A dark horse is, according to dictionary.com, “a racehorse, competitor, etc., about whom little is known or who unexpectedly wins” or someone “who has unexpected talents or abilities.”
Whether in sports or in life, dark horses step up to shock the world all the time.
The WWE has one dark horse who recently did that to become one of the biggest surprises in recent memory and one of the company’s top babyfaces.
That man is Alberto Del Rio.
Just a couple of short months ago, ADR was viewed as someone who had already peaked in the WWE and was on the downslide. He was consistently criticized for being “boring” and “too stale.”
But things have changed drastically since then, and Del Rio has undoubtedly become the WWE’s dark horse.
And it’s simple why, really: He keeps bringing us the unexpected.
A lot of wrestling fans wrote off Del Rio’s babyface turn before it was even really given a chance, but a little more than a month into it, it’s clear that he’s adapting really well to being a fan favorite.
There’s something naturally charming about ADR as a good guy, even though he hasn’t drastically altered the way he approaches things as a babyface. Other than a few minor character tweaks, he’s still the same guy he was when he was a heel—we just like him more.
In a world where the hardcore older fans beg only for top faces to turn heel, it’s extremely rare to see a guy like ADR actually broaden his fanbase by turning babyface. The fact that Internet wrestling fans largely seem to be behind his face turn has nearly made the Internet implode.
It’s not hard to understand why ADR has quickly evolved into a top babyface, though.
We’ve only gotten to see Del Rio work as a good guy for a couple of months so far, but his transition to that role has been absolutely seamless. In fact, he’s doing things as a face that he never did as a heel.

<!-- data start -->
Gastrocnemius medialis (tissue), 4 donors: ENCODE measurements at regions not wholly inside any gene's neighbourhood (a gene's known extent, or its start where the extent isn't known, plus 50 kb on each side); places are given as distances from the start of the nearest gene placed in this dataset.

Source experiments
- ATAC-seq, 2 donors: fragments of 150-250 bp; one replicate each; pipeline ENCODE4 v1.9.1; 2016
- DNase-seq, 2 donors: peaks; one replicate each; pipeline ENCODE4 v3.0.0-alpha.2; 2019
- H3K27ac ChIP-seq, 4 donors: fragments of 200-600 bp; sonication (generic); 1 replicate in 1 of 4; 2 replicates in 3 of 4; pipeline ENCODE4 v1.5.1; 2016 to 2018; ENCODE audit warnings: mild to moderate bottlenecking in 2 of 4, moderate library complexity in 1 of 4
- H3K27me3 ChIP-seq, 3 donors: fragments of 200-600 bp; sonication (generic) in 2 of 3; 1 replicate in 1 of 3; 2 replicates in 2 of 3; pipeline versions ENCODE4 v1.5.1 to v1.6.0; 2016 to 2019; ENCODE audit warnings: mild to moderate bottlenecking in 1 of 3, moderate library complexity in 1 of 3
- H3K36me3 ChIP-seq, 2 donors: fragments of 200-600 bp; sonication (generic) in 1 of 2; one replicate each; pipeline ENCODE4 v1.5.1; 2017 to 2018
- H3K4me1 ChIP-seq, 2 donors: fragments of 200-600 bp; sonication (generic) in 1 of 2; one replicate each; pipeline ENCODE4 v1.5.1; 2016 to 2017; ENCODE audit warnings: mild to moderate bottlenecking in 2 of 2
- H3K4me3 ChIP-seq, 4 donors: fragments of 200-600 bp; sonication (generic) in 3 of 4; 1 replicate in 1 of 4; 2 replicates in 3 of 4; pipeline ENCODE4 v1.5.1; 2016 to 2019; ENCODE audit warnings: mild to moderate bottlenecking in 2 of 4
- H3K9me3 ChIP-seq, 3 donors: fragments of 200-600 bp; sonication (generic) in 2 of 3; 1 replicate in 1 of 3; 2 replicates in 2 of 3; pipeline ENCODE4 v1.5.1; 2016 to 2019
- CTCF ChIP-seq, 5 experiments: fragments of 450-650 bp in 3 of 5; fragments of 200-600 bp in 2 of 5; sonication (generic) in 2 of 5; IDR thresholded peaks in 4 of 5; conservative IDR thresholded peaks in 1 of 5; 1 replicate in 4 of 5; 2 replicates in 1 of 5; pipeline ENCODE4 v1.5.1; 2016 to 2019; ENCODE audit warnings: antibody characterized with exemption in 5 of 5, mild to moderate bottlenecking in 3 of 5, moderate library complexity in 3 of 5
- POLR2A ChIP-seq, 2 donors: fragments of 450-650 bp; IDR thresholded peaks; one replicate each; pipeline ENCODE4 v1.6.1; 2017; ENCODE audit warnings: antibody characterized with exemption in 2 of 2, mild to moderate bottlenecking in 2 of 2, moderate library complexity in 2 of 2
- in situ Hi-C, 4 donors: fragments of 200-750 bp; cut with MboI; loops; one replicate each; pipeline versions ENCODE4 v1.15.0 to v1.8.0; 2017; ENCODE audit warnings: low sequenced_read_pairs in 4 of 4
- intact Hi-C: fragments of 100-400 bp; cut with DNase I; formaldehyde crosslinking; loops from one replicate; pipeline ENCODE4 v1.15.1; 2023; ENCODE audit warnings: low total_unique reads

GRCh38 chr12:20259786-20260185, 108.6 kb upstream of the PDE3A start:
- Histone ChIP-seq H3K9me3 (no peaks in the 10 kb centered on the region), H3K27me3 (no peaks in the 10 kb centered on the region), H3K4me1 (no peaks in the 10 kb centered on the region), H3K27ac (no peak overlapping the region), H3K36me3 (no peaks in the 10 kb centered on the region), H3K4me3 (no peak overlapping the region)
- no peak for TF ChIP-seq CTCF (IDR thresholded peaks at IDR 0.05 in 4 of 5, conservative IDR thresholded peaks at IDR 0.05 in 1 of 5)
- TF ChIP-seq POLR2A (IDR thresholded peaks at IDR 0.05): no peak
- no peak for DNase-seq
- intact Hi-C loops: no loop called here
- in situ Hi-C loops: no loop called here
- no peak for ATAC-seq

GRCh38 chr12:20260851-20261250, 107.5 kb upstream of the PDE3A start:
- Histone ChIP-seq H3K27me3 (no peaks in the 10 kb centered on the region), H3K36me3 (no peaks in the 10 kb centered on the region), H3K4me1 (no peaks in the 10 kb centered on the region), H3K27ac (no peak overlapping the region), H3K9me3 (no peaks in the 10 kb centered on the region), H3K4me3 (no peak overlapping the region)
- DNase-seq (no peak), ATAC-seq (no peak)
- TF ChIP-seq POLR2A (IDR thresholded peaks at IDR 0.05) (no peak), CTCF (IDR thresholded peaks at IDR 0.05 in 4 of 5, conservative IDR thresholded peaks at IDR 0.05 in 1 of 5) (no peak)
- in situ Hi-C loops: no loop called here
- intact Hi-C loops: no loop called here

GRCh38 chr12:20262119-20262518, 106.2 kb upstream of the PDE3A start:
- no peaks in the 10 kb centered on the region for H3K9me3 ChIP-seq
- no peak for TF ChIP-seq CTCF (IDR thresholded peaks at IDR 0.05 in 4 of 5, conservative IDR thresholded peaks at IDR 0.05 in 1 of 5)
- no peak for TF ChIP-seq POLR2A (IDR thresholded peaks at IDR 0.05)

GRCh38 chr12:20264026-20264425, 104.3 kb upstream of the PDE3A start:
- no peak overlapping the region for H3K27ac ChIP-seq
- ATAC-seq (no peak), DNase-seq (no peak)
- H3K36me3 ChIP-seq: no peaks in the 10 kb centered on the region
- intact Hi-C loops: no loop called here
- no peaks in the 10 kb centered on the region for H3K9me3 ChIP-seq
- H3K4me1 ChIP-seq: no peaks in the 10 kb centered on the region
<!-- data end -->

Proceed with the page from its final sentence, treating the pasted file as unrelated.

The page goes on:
Remember when he pulled a middle-rope moonsault out of nowhere? Now, he does them with ease on a consistent basis, which is awfully impressive for a guy who hovers around 6’5”.
How about the hurricanrana variations he’s been doing that we literally never saw him do as a heel? Again, so impressive for a man of his size.
But that’s pretty much all that ADR has done as a babyface so far: impress and surprise.
His TV matches as a fan favorite have been really good so far, especially his Last Man Standing match against Big Show. Of course, his second Last Man Standing match against Show at Royal Rumble, his first PPV singles match as a face, was also great.
ADR has had no problem whatsoever with adjusting from being the heel that beats down his opponent throughout the entire match to being the face that the crowd loves to get behind.
After all, Del Rio has quickly earned the support of the fans through his great performances as a babyface. He worked primarily as a face in Mexico prior to joining the WWE, and it shows.
He knows exactly how to perform to get the fans behind him, and his offense is really exciting at both the beginning of his matches and during his comeback at the end of those bouts.
It’s been so refreshing to see Del Rio, who had gotten very stale as a heel, transform into such a great babyface when no one expected that to happen.
That’s what’s made him a darkhorse, too—he truly has been an “unexpected winner.”
All ADR did in 2012 was lose in just about every major match that he participated in, and when the year was coming to a close, no one thought he’d accomplish much in 2013—much less be World heavyweight champion on the road to WrestleMania.
Yet, Del Rio is a much different superstar than he was for much of the last year.
No longer is he the stale heel who gets far too many title shots only to lose every single one of them. Instead, he’s an unexpectedly great babyface who looks poised to be a big player in the main event picture going forward.
He’s the WWE’s dark horse, and he’s here to stay.
Drake Oz is a WWE Featured Columnist for Bleacher Report. Follow him on Twitter!